Your browser is the software application you use to access -- to 'surf' -- the Internet. Netscape fomented the Internet revolution with their browser, Navigator. But, since Microsoft now includes their Internet Explorer application with Windows, the operating system that runs everything on your machine, IE now completely dominates the market for browser software. Also, Netscape was purchased by AOL and had declined as a product.

While we loath the marketing reality (and IE's serious incompatibilities with industry standards), Internet Explorer now dominates the market for browsers.

Here's the good news: It is not then only game in town! Many of the original developers of Netscape have formed the Mozilla Foundation which develops open-source applications supported by the world-wide community. And they offer -- free of charge -- the hands-down best browser for all platforms: Firefox. We strongly recommend it!

EMail Clients

Email client software is what you use to compose, send, and receive email messages. Again, Microsoft bundles a stripped-down version of their email-client application, Outlook Express, with Windows. So, again, they dominate the market for these applications. However, Outlook Express so 'integrated' with other Microsoft products that email messages created with it are barely usable when received with software other than Outlook Express.

Happliy, there is an excellent alternative from the Mozilla folks: Thunderbird. Even if you're already using Outlook, installing Thunderbird can merge over all your existing data. It's well worth it!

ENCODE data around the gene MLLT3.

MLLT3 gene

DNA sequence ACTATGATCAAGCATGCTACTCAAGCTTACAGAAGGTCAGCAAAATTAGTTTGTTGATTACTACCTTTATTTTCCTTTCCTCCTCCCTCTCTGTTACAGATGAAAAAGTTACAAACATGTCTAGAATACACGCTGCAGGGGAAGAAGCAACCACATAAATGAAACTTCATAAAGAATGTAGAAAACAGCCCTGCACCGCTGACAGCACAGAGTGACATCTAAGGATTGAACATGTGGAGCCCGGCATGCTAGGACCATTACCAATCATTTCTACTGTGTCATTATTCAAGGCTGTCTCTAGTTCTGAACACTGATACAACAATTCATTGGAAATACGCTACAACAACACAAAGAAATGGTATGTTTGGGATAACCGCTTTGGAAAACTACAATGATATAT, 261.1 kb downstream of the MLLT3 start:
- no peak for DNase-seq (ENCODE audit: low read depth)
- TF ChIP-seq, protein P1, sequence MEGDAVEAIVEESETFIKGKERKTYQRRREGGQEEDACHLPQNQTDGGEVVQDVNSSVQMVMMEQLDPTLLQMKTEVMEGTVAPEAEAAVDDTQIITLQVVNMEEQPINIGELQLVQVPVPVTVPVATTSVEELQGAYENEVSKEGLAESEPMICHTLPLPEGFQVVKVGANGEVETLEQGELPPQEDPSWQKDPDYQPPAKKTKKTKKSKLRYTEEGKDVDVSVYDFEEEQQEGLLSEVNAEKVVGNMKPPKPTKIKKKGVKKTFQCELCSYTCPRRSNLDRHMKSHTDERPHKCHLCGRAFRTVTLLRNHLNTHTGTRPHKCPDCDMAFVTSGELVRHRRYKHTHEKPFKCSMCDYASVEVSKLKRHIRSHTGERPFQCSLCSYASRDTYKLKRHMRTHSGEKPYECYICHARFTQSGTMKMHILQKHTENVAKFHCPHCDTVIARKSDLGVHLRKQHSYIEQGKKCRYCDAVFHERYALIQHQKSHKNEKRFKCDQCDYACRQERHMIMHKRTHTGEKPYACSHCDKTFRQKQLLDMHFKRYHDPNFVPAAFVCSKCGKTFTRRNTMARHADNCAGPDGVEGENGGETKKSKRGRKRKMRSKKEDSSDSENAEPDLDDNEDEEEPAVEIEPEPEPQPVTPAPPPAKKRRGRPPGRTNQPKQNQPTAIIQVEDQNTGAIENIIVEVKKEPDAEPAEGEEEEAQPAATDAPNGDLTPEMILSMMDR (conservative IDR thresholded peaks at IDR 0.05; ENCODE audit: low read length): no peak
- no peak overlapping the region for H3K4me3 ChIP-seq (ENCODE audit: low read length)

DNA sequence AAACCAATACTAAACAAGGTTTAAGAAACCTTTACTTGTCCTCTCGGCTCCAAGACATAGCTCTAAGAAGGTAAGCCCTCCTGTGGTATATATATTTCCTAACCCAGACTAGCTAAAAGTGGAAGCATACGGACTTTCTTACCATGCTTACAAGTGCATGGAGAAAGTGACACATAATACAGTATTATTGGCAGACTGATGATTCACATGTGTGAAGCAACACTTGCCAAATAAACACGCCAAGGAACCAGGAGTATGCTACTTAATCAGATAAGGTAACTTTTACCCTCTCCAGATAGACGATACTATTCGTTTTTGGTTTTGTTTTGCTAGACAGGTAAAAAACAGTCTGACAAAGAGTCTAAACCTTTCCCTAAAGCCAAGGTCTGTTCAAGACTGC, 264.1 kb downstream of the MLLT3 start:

Computer viruses are both an unfounded source of paranoia and a legitimate source of concern to everyone. The trick is knowing when they are one, when the other -- and what to do to manage both.

First, what they are: terrorism! Maybe that sounds overly dramatic, but our point is that the greatest impact viruses have comes from the publicity surrounding them and the threat of damage they could wrack on businesses and individuals. So, like international terrorists, the problem is not as much the actual damage as the fear.

Viruses enter computer systems through communications with other systems. So, your first line of defense is at those communication points. If you don't receive email (especially with attachments) and don't use diskettes from unknown sources, you have nothing to worry about. Otherwise (and this includes most of us), you need virus-protection software monitoring all data transfers.

Now, the good news. With competent virus-protection software in place, your risk from virus damage is, well, about the same as any other manageable business risk. Not zero, but not threatening either. If you're not sure if you're adequately protected, click here for our recommendations or click here to contact us.

Update your virus protection!

Even if you have virus protection in place, it won't be effective unless you update it with the latest virus information from the software vendor. Doing this regularly updates a database with information on all the latest viruses worldwide.

We recommend doing this at least once a week! Usually all you have to do is launch the main virus-protection software and click Update. The rest is automatic. (Normally, you will have to reboot your station to complete the update.)

Important network note: You must update the virus protection on all your stations! Call us, and we can help you streamline this process.